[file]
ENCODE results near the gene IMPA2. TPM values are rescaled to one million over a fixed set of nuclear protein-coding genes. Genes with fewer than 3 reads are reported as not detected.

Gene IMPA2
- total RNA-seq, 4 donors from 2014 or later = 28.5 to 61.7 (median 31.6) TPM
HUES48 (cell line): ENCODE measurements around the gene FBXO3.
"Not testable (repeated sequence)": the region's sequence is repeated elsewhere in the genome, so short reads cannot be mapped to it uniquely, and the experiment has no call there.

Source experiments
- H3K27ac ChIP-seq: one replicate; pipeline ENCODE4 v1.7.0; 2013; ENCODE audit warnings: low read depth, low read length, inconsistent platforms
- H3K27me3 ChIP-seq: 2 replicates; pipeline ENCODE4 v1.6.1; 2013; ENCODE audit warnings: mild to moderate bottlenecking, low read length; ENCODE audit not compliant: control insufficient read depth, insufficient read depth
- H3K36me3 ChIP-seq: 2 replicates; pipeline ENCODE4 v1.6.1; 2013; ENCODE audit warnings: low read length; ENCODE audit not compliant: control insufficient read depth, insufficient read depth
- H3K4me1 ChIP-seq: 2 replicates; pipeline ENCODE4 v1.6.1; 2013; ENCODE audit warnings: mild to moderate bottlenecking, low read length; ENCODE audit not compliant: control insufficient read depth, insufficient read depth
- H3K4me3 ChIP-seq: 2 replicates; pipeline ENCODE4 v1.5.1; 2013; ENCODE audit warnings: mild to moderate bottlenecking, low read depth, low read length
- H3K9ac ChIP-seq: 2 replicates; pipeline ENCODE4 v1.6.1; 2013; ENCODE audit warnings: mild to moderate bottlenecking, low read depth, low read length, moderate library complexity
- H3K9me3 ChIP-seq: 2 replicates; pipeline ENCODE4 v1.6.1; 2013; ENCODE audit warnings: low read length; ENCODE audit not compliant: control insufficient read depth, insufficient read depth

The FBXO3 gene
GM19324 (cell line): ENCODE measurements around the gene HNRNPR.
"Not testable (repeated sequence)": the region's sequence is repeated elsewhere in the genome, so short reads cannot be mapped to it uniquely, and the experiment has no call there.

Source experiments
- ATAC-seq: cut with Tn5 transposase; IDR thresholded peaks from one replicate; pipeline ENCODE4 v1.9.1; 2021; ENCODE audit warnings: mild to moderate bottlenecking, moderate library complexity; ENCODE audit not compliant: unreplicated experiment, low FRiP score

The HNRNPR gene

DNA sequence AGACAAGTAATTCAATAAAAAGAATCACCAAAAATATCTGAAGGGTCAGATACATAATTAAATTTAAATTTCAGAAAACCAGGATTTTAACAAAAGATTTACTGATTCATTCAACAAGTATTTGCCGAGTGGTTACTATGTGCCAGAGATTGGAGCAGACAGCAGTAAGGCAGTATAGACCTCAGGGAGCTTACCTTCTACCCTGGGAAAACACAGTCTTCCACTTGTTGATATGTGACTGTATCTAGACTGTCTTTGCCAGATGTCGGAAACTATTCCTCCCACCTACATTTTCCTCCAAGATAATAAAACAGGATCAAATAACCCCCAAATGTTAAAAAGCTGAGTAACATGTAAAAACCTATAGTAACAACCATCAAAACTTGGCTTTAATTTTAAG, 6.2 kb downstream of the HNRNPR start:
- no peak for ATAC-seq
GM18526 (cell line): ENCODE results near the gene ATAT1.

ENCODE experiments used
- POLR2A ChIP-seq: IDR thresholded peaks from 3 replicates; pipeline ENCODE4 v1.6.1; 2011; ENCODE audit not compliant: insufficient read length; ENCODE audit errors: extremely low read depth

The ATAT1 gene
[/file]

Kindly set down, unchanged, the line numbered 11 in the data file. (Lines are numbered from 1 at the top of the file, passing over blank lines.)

- H3K4me3 ChIP-seq: 2 replicates; pipeline ENCODE4 v1.5.1; 2013; ENCODE audit warnings: mild to moderate bottlenecking, low read depth, low read length